May 07, 2018
/ by Lacey Miller
The industry is all a buzz about their “martech” stack! But once upon a time, marketers were lucky if they had a few spreadsheets to track activities and some design software to make ads. Of course, the rise of the digital era has changed all that and now many organizations employ marketing ops specialists who do nothing but manage the systems marketers now find essential to effectiveness. But what about PR? The digital revolution has had no less of an impact on PR than it did on marketing, so PR pros need to be just as willing to embrace enabling technologies.
If you haven’t yet found a seat at the technology table, a good place to start is by identifying the key components of the PR technology stack. Chances are your marketing team is already using many of them. If so, they’ve managed to justify the necessary investment in the tools they need and you can too if you become proficient in what each type of technology delivers, how it helps move the needle on key performance metrices, and how it integrates with everything else that you have in place.
Here’s a look at the most common parts of the stack:
Most marketing teams leverage some type of marketing automation software like Hubspot, Marketo, or Pardot to manage prospect contact information, collect new leads, create email campaigns, and analyze the effectiveness of webpages, emails, and calls to action. From a PR perspective, the marketing automation systems is a treasure trove of data about how PR campaigns are performing.
Most marketing teams tag each new prospect with a lead source or marketing campaign so that they can evaluate which programs are most likely to attract people who convert to buyers. PR can be added as a lead source or campaign so that you can track which prospects in the pipeline were driven by or influenced by PR. This lets you talk about the most attention-grabbing PR success metric of all, revenue.
There are a ton of social listening tools out there to help marketers keep a finger on the pulse of their audience. Your team may already use something like Spredfast, Oktopost, or Hootsuite to monitor and post to social media properties. PR should be doing the same thing. Social media is an important channel for finding influencers, amplifying earned media, measuring the success of campaigns, and discovering market impacting news and trends.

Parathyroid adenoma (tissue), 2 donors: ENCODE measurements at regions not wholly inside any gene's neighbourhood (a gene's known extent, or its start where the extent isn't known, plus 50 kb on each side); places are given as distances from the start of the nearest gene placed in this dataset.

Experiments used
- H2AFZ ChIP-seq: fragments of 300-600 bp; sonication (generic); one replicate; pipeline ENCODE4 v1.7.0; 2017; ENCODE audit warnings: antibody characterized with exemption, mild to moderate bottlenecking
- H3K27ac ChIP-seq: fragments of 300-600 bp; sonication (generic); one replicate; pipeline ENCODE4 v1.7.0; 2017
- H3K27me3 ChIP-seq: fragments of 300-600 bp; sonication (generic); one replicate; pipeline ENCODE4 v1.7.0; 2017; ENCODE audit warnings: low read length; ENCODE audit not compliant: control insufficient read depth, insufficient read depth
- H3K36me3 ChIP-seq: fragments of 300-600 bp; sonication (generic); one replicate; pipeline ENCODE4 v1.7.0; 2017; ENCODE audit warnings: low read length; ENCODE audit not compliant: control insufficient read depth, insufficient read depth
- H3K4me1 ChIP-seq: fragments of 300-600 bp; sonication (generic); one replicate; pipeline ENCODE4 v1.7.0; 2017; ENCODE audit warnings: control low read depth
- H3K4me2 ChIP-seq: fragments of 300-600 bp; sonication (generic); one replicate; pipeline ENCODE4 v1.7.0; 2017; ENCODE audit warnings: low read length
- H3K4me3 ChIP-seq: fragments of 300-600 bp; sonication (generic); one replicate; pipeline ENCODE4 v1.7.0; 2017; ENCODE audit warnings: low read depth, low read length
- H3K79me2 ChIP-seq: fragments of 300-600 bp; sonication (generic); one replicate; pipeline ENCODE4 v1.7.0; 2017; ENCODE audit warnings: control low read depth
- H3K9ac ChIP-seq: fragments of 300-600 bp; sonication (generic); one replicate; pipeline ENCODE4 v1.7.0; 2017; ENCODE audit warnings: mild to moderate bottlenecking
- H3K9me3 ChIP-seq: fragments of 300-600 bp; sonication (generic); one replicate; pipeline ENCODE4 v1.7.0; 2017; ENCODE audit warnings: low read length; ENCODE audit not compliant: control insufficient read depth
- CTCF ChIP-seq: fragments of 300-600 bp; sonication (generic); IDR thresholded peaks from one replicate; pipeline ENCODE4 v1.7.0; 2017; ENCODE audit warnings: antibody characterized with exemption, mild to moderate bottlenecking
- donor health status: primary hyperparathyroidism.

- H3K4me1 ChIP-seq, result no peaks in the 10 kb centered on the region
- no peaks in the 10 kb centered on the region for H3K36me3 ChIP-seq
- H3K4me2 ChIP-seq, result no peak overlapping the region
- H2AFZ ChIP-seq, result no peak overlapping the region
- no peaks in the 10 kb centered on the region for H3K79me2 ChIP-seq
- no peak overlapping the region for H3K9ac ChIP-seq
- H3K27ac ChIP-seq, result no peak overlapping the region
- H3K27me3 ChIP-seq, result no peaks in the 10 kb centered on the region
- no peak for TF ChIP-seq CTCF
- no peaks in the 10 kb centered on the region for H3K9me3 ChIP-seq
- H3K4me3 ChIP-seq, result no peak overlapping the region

Modern marketers are obsessed with search and rightly so. Organic search optimization is a straight path to people who are looking for a product or service like yours right now. Very little is more important so they employee SEO tools like Moz and others to help with tasks like keyword research, link building, site audits, and page optimization insights, and more.
People often overlook the impact that PR can have on SEO. Earned media brings along with it quality backlinks and domain authority. This can improve the results of all of your content. Therefore, it makes sense for PR to leverage SEO tools as well to make smart decisions about message keywords and to make sure that all owned content is properly optimized for search.
Google and Adobe analytics gives marketers insight into the behavior of website visitors. Site traffic is one metric, but they also look for “high value” activities or conversions. A conversion refers to the visitor’s change in status as they move further into the demand waterfall and closer to becoming a customer. For example, someone might convert from a visitor to a lead when they fill out a form. Your marketing team might have a set of goals for each type of conversion.
PR pro can use Google analytics to gain insight into how many of these conversions were driven by PR. If you have an earned media mention that is delivering traffic to the website, for example, you’ll want to know how many of those visitors filled out a form, downloaded content, or became a customer. It will also be useful to know what percentage of your overall traffic is driven by PR related activities. In the best case, your PR analytics software will be integrated with Google or Adobe analytics so that you can get all of this valuable data in one place.
Speaking of PR analytics software, your marketing team might not be using it now, but it is a critical component of a technology stack that works for both marketing and PR. PR analytics software does a number of things to help PR pros determine how well their PR strategy is working and to reformulate the strategy to be even more effective. Media monitoring for related coverage is essential, but it is also important to be able to identify those quality mentions that have the most impact. Integration with marketing automation and website analytics solutions allows for definitive metrics about how PR is impacting the business and finally creates the opportunity to prove ROI.
PR will always be about effective communications and storytelling, but that doesn’t mean the technology and data aspects of the practice can be ignored. PR pros should be just as interested in the solutions that can support their work as their friends in marketing. With all of the right tools in place, it is much easier to be effective and to prove it.
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